4 Reasons to Hire a Family Law Attorney
It is not unusual for those facing an impending divorce or custody dispute to decide not to hire an attorney. Common reasons people chose not to hire a lawyer include trying to save money, collaborative separation or the assumption they can handle it themselves (often with the help of online resources).
Unfortunately, while this thought process may make sense at the time, there are serious risks when you decide to proceed with divorce or custody proceedings without an attorney.
If you’re trying to decide whether you should hire a family law attorney, continue reading to learn the common most reasons and associated risks people have when not hiring an attorney.
Reason #1: I can’t afford an attorney and it will be cheaper if I just sign the agreement.
Not retaining – or at least consulting with – an attorney could be a big mistake. While there are attorneys fees, you will often end up saving money in the end because you are protected from entering an agreement that may not be in your best interests. By hiring an attorney, you will be able to avoid issues that would require additional litigation to resolve any disputes.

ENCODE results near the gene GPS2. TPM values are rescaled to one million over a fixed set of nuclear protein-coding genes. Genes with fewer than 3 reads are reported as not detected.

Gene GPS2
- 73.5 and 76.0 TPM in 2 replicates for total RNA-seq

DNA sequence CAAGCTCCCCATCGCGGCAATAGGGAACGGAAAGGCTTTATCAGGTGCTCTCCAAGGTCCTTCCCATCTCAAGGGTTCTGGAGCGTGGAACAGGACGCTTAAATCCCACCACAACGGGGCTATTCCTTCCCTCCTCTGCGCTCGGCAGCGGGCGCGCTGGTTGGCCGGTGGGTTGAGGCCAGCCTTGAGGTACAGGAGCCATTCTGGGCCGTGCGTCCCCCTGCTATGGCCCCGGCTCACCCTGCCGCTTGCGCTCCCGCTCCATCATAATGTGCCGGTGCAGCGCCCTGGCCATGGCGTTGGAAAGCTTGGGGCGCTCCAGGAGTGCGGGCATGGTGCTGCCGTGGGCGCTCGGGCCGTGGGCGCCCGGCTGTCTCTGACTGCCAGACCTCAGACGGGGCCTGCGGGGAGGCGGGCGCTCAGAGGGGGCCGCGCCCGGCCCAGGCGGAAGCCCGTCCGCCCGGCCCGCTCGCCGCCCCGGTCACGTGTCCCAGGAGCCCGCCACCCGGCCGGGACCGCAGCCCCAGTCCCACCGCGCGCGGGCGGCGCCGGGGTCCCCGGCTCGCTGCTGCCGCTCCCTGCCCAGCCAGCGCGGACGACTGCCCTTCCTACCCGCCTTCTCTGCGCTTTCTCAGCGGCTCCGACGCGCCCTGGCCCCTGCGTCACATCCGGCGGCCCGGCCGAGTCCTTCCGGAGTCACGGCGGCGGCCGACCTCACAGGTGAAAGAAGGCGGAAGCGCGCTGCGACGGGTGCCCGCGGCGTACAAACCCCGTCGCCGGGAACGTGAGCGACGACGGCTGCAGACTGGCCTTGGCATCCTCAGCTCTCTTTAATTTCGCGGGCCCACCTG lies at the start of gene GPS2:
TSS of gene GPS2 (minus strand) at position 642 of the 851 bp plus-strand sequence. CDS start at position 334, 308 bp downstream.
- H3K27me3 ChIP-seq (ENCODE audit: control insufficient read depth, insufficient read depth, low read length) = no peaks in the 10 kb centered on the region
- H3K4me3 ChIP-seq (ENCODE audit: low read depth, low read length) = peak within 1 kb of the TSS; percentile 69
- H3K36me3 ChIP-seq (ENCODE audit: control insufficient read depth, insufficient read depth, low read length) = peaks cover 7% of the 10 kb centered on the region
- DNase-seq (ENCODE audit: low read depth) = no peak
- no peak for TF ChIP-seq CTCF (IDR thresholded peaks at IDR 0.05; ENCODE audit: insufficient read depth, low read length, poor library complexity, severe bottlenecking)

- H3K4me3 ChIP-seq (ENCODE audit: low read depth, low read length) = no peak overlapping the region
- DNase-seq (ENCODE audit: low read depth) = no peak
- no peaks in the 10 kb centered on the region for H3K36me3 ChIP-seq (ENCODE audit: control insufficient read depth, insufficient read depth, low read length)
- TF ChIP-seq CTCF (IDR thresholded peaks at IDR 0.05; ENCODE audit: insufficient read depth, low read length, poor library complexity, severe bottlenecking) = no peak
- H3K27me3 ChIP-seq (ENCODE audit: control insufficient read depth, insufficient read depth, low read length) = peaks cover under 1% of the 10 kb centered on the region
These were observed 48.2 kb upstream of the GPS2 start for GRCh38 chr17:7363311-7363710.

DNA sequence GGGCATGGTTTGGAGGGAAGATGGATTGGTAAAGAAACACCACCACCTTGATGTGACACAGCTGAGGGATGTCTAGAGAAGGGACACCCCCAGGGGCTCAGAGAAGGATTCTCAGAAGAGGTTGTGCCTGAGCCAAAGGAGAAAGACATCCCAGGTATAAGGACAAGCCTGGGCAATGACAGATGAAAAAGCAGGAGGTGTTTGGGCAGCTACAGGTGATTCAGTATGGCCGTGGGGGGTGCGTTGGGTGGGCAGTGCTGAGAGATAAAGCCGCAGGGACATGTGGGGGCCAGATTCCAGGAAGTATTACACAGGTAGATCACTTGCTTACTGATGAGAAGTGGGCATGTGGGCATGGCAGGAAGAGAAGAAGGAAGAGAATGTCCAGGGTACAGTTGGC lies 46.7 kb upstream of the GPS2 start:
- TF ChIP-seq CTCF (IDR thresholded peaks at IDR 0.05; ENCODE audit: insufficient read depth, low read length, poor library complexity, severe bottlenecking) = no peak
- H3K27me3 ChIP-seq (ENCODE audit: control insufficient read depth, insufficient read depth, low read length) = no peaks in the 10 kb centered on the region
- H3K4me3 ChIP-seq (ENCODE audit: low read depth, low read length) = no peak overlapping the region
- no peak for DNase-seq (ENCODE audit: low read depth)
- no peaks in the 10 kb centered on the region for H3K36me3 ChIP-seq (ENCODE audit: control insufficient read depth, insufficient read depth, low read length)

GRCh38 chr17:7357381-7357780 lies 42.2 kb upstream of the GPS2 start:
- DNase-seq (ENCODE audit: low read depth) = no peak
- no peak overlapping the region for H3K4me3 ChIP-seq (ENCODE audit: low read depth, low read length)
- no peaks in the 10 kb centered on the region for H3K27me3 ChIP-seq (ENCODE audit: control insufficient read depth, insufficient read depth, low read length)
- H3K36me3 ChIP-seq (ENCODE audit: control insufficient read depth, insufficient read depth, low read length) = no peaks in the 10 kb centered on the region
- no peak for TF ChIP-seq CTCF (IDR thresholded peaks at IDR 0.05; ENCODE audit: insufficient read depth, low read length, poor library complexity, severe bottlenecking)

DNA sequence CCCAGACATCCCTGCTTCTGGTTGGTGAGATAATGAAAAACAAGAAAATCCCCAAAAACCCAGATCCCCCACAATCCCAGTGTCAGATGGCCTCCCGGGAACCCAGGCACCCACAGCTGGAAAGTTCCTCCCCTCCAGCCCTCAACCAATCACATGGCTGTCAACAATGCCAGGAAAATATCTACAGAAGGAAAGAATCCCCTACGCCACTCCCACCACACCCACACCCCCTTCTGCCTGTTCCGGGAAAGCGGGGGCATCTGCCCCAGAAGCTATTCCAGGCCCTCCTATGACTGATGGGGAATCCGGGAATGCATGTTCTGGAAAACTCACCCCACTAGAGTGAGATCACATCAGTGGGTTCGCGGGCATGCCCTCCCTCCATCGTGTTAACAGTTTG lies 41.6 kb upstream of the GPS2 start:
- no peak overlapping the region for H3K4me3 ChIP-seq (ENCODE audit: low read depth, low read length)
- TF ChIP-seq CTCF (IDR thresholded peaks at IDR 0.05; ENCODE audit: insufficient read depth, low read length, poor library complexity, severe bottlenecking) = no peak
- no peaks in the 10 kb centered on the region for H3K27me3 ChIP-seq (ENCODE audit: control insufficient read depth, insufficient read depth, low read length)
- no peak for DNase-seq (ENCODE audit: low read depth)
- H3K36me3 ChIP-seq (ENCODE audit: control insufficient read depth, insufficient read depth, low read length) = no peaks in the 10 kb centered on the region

While many people would struggle to pay an attorney from their salary alone, a person may have access to additional savings or resources to help with the cost. If the one party has significantly more income, they may be responsible for some of the lower income party’s fees in the divorce process.
Another common thought is that you can save money on attorney’s fees now by entering an agreement with a plan to modify it later when you have more money. As we mentioned, custody and alimony agreements require a thorough understanding of the technical rules and regulations of this area of the law.
If these agreements are not correctly filed, it may be impossible to change later. Due to the burden of proof required by the parent seeking to modify the parenting plan, they may not qualify for a modification and will be stuck with the original agreement.
Reason #2: I’ve done my research, I can handle this case on my own.
If you know the other party has retained an attorney, you should never attempt to handle your side of the case without your own representation.
A licensed family attorney understands the legal system’s ins and outs and knows what information is going to be the most important to provide to the courts.
Part of this process requires your attorney to submit evidence. In order for this to be successfully admitted, technical and complicated paperwork is required. If it is not submitted correctly, the important parts of your case may not be admissible in court.
A lawyer also knows the best way to negotiate and phrase any agreements with your best interests in mind. Without your own attorney, you may believe your agreement says one thing when really it does not.
Here are some common issues:
- I don’t have to pay the mortgage anymore since the agreement says the other party will pay it.